This is an archived article that was published on sltrib.com in 2012, and information in the article may be outdated. It is provided only for personal research purposes and may not be reprinted.
How many of us from Utah went to Idaho recently not at gunpoint, mind you, but of our own choosing to purchase a ticket for the $550 million lottery drawing? Heaven forbid that Utah would participate in the multi-state lottery system and keep that money in our state for our public education system.
Instead, let's raise the food tax on everyone in Utah. Rep. John Valentine, R-Orem, said on KSL Channel 5 News Nov. 30 that raising the food tax would amount to a zero-sum growth in tax revenue due to offsets and deductions for lower-income Utahns.
Valentine also said that the majority of the revenue derived from this "non-tax increase" would be used to help fund public education.
How many times have we heard that, or something like it, and Utah still has the lowest per-student funding in the nation? What Valentine isn't saying is that what he is pushing is, in fact, a tax increase for the majority of us living in Utah. (Taking our money at gunpoint and not of our choosing.)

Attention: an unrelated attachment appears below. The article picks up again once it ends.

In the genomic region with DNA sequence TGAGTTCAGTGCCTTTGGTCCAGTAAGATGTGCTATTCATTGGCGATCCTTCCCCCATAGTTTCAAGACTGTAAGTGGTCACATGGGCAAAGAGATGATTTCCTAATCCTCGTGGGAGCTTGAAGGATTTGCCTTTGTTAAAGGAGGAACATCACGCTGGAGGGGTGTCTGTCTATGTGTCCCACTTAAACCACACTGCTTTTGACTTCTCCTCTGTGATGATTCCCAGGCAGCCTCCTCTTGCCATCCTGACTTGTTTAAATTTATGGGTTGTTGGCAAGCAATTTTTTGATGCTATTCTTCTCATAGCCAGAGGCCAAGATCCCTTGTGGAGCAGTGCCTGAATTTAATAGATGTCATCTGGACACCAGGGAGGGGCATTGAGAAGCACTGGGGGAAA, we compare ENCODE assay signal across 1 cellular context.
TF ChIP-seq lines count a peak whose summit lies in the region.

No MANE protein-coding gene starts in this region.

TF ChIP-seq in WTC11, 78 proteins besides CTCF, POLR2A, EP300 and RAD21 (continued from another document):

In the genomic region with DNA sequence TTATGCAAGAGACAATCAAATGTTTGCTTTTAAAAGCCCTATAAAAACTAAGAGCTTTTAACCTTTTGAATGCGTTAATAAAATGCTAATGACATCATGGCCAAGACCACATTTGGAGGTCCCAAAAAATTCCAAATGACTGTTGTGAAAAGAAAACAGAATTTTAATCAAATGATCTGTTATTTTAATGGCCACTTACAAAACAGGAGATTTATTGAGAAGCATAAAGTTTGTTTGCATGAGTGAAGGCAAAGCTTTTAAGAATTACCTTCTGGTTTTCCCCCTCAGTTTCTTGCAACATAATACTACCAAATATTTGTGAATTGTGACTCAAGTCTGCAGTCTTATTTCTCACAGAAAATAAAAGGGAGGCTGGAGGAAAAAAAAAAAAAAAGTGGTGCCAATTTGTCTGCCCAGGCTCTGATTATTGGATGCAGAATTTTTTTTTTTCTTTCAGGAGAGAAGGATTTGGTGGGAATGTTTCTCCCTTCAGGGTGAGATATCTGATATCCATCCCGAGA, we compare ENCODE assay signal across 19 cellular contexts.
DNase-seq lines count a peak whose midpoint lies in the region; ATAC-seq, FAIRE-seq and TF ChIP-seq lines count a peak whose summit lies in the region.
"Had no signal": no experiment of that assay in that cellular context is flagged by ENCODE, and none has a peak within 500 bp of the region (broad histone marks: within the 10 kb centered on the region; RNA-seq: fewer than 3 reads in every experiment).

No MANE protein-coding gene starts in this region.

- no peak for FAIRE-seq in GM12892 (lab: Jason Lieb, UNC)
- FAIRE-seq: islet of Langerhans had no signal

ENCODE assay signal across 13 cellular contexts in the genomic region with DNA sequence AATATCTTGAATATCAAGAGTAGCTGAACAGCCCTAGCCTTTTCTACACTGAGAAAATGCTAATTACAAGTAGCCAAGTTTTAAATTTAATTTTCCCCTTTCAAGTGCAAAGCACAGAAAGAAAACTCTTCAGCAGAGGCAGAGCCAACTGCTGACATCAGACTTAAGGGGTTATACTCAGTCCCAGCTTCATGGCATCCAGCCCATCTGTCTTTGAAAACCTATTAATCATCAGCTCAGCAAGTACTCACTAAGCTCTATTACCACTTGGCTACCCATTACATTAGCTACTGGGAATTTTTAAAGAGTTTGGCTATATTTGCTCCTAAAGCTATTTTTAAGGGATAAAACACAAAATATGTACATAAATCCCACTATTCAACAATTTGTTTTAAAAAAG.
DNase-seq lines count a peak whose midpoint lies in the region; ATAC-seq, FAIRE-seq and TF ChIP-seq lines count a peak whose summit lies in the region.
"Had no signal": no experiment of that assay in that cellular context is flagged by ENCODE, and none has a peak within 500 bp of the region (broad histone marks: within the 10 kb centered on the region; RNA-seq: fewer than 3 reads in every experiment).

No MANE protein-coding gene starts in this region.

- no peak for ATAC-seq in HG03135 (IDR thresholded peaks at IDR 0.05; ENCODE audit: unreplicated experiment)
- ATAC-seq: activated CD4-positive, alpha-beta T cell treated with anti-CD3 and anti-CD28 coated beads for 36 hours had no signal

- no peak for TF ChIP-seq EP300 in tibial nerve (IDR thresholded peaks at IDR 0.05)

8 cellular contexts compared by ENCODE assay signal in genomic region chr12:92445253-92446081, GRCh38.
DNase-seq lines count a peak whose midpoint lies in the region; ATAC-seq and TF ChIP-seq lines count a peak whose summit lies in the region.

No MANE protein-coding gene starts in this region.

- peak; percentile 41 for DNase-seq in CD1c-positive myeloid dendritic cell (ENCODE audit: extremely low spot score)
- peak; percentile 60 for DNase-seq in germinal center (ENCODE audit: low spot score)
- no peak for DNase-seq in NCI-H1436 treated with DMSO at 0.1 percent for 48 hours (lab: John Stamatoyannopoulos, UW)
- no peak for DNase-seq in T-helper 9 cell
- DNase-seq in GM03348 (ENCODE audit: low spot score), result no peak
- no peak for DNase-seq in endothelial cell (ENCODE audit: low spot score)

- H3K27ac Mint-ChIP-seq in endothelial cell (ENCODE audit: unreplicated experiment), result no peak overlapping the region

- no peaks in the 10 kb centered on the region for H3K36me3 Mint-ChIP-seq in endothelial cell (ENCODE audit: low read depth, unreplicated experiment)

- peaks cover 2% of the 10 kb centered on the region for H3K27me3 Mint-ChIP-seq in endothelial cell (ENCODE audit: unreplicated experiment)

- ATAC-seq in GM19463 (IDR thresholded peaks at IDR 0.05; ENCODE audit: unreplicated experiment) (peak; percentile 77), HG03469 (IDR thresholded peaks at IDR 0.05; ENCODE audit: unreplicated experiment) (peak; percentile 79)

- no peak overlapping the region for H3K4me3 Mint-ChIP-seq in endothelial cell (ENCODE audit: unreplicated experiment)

On the other hand, Utah participation in the lottery likely would give a significant boost to the state's ability to better fund education.
As things stand now, I'm sure Idaho residents and the Idaho Legislature appreciate Utah's support of their economy and public education system. Does this make sense to anyone in Utah other than those in our state Legislature?
I propose that the Utah Legislature fund a study to be conducted by the Idaho State Lottery. The study would require Idaho lottery ticket vendors to see the temple recommend of anyone from Utah attempting to purchase a lottery ticket.
This study would help Utah determine more closely the level of support or opposition to a Utah lottery. If, by chance, Utah did get into the lottery business and any of those holding temple recommends overindulged and were unable to feed their family, the LDS Church has a fine welfare program that could fill the gap.
Bruce Willden is retired from the U.S. Air Force and Utah Air National Guard with 33 years service. He lives in Garden City, Utah.